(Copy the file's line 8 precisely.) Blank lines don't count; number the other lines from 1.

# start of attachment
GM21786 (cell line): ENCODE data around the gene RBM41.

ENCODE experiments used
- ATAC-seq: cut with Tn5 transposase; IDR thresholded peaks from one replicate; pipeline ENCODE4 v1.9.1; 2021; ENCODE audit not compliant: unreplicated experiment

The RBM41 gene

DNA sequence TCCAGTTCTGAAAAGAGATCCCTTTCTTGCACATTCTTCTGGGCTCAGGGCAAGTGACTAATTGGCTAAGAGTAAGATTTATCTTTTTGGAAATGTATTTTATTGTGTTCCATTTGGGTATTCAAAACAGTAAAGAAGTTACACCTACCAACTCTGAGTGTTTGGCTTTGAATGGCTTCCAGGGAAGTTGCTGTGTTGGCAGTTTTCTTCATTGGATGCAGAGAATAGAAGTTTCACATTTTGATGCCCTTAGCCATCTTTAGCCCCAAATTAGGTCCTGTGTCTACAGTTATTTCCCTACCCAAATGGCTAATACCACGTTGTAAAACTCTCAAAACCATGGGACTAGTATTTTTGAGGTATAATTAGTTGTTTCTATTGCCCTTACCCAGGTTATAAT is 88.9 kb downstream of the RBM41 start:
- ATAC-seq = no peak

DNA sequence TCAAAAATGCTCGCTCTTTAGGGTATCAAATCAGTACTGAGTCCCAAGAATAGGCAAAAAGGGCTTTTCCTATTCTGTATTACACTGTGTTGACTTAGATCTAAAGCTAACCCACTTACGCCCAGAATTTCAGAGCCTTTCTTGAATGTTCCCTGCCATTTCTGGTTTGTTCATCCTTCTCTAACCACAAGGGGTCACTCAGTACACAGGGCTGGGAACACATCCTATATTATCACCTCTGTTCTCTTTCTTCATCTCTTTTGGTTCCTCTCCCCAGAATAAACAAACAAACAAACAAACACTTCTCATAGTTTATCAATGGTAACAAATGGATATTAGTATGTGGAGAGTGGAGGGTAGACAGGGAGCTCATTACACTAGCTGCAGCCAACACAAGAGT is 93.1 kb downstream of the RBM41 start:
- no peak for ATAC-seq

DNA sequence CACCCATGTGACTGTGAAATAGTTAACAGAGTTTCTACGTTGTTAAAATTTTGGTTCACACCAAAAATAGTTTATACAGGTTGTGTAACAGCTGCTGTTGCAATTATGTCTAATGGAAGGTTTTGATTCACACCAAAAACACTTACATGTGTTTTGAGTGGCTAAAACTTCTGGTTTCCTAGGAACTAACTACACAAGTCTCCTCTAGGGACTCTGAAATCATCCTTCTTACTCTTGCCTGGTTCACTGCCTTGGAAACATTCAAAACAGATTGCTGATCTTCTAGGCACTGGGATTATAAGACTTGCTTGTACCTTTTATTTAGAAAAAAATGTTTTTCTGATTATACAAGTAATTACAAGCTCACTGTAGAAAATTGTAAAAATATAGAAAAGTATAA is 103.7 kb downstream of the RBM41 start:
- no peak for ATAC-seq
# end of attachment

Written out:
- no peak for ATAC-seq